Mitt Romney claimed Thursday during an interview that his opposition to same-sex marriage has nothing to do with his religious beliefs.
"As a society, I think we're better off if we encourage the establishment of homes with a mother and a father," Romney told KETV's Rob McCartney after a speech in Omaha.
Asked if religion played into his opposition, Romney replied, "I indicated that's based entirely upon a civil understanding of the needs of a society like our own."
n the past, Romney has said he wept with relief in 1978 when the Mormon church decided to end a longstanding prohibition against people of African descent in the priesthood. “My faith has also always told me that in the eyes of God, every individual was merited the fullest degree of happiness in the hereafter and I had no question that African Americans and blacks generally would have every right and every benefit in the hereafter that anyone else had,” Romney said in 2007 on Meet The Press.
A former president of the Mormon Church’s Boston stake, Romney has not tried to hide his faith but has suggested voters should ignore religious labels when casting ballots.
“I don’t suggest you distance yourself from your faith any more than I would,” Romney said after Jeffress’s comment. “But the concept that we select people based on the church or the synagogue they go to, I think, is a very dangerous and enormous departure from the principles of our Constitution.”
Romney's invocation of a "war on religion" recalls an infamous Rick Perry ad that attacked Obama for the same, though on different culture-war grounds.
The latest ad then cuts to Romney praising Pope John Paul II, who helped end officially atheist communism in Poland. "[I]n 1979, a son of Poland, Pope John Paul II, spoke words that would bring down an empire. 'Be not afraid,'" says Romney, speaking from a recent trip to Poland.
Much has been said of Mitt Romney's Mormon faith and his leadership position within the church, but not by the man himself. Romney directs questions on doctrine to the church, and has often said that he is not a Mormon spokesperson, Kranish says.
But the Mormon church has been, and continues to be, central in Romney's life. As Kranish describes it, "it's not just a place you go on Sundays." It's your social life, and it informs your cultural values, he says — and it takes up a big percentage of your week.
Among them: Romney’s father, who said at the outset of his own presidential run that he believed in the special role Mormons had to play in preserving the Constitution.
If Mitt Romney believed that himself, he would be much like most other members of his faith. He’s mentioned the divine influence on the Constitution several times on the campaign trail—as when a woman accused Obama of treason and asked whether Romney would “restore our Constitution,” Romney responded, “I happen to believe that the Constitution was not just brilliant, but probably inspired.”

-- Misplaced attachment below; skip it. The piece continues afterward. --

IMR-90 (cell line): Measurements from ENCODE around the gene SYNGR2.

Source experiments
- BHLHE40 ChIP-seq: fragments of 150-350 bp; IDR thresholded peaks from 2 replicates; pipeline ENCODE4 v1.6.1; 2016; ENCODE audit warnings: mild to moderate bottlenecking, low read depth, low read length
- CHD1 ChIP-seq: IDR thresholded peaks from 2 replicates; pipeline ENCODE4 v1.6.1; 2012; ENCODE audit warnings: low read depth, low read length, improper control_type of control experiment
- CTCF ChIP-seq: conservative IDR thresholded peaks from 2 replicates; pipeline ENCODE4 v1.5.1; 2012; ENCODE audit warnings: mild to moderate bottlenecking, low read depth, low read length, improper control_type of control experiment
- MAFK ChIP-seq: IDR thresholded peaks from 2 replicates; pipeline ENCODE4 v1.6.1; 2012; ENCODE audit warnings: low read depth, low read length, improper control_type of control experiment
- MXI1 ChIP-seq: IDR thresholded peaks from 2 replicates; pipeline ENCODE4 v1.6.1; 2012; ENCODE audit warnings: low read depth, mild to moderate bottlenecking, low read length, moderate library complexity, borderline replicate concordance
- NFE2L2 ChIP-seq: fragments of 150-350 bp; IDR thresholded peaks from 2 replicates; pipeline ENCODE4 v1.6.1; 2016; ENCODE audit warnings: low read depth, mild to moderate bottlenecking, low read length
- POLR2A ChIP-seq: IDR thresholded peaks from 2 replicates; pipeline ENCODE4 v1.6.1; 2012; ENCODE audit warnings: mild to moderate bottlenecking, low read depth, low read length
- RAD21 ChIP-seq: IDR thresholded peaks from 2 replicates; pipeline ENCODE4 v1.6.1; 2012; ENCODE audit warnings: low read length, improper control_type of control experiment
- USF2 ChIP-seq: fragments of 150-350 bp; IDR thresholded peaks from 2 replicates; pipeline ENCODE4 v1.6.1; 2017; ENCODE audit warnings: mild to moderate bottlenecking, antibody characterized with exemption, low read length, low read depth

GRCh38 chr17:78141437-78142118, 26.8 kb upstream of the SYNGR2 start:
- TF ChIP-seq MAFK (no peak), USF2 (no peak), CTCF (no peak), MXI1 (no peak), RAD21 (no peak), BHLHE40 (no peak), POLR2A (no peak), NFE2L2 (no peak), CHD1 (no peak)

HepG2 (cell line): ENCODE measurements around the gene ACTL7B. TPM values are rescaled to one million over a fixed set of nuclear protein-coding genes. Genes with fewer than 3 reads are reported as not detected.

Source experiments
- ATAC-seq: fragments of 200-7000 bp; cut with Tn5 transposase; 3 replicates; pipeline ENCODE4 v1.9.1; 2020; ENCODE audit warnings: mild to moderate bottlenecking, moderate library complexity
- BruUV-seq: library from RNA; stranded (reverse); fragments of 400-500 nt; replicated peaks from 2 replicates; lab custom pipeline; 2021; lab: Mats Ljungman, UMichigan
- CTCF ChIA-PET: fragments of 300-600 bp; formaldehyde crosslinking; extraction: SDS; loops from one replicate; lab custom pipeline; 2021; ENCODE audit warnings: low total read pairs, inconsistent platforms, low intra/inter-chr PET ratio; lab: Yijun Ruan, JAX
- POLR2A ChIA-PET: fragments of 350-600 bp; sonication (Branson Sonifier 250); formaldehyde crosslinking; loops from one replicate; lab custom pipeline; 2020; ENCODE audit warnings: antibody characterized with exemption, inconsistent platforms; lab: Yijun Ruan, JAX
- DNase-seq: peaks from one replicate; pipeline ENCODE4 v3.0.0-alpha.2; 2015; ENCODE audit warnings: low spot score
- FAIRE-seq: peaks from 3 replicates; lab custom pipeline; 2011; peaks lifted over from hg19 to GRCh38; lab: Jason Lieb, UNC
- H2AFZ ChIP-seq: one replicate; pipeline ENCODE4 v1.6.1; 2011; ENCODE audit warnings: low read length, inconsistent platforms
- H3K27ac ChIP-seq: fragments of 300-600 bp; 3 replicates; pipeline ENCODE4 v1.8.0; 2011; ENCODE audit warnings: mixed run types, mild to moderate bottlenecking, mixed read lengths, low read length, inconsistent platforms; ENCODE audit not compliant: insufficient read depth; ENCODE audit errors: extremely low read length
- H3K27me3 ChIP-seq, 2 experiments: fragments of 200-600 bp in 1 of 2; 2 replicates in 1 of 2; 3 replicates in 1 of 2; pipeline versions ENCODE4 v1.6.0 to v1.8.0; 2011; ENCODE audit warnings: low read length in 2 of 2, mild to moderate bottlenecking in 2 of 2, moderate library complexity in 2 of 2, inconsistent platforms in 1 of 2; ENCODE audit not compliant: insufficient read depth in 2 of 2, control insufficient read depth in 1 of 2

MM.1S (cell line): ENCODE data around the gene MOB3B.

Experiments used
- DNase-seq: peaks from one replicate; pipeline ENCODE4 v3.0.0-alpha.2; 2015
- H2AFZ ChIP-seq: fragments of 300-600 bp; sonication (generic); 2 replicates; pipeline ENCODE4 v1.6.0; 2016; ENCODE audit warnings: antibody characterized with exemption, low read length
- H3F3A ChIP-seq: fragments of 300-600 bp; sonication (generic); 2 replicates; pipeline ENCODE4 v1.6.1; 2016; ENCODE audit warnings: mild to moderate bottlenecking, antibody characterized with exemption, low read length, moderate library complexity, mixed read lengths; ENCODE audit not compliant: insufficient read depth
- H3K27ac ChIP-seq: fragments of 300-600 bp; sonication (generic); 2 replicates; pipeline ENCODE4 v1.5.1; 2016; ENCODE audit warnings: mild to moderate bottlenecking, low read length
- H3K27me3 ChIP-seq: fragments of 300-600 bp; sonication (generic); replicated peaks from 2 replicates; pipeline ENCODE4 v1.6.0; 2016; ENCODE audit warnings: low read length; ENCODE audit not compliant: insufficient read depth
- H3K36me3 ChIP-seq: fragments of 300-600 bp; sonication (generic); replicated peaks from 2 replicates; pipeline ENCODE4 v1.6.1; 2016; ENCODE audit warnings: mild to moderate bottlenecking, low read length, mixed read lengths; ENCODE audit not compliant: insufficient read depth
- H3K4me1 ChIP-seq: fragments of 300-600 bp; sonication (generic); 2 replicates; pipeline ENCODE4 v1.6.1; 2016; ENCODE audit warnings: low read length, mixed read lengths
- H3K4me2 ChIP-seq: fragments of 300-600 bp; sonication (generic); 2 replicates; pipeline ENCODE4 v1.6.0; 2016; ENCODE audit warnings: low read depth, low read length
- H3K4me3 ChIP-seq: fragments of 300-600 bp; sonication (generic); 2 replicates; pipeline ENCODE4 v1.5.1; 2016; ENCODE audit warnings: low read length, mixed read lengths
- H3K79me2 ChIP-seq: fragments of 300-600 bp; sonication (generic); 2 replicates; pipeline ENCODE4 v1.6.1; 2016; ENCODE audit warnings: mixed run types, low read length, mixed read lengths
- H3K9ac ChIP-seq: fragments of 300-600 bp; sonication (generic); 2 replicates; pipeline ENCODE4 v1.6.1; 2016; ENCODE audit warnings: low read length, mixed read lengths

Leading students through stories about Jesus and the Nephite and Lamanite tribes, who Mormons believe once populated the Americas, and tossing out peanut butter cups as rewards, Mr. Romney always returned to the same question: how could students apply the lessons of Mormon scripture in their daily lives?
Now, as the presumptive Republican nominee for president, Mr. Romney speaks so sparingly about his faith — he and his aides frequently stipulate that he does not impose his beliefs on others — that its influence on him can be difficult to detect.
Like their Calvinist forebears, Mormons are inclined to interpret economic success as an indicator of divine approval, a fulfillment of the Book of Mormon's promise that the faithful will "prosper in the land." This prosperity gospel may explain some of Romney's defiant pride in his material success. Yet Romney's attitude toward money seems also to have been shaped by the Mormon church's emphatic hostility to conspicuous consumption and lavish display.
According to his biographers Michael Kranish and Scott Helman, Romney was horrified when one of his Bain partners bought himself a private plane.
Mitt Romney grew up in Michigan and then moved to Palo Alto, Calif., to attend Stanford University. After his freshman year, he left for 2 1/2 years to go on a mission to France, which he says greatly strengthened his own faith.
"He knocked on doors. He describes feeling 'lower than a Fuller Brush salesman,' " says Kranish. "He would say, 'Imagine if you go to Bordeaux and you tell people, "I've got a great new religion for you, and by the way, give up your wine." ' So he says he learned a lot about rejection and a lot about his faith."
Romney has been a devout Mormon his entire adult life. His parents—George and Lenore- were lions of the church when he was growing up in Michigan. Romney traveled on a two-year proselyting mission in France after his freshman year at Stanford, raised his own five sons as Mormons and ascended to the church leadership positions of bishop and Stake President- who oversees a community of local congregations. These roles put him in a position to counsel people of varied socio-economic backgrounds, which strategists say demonstrates he can relate to everyday people.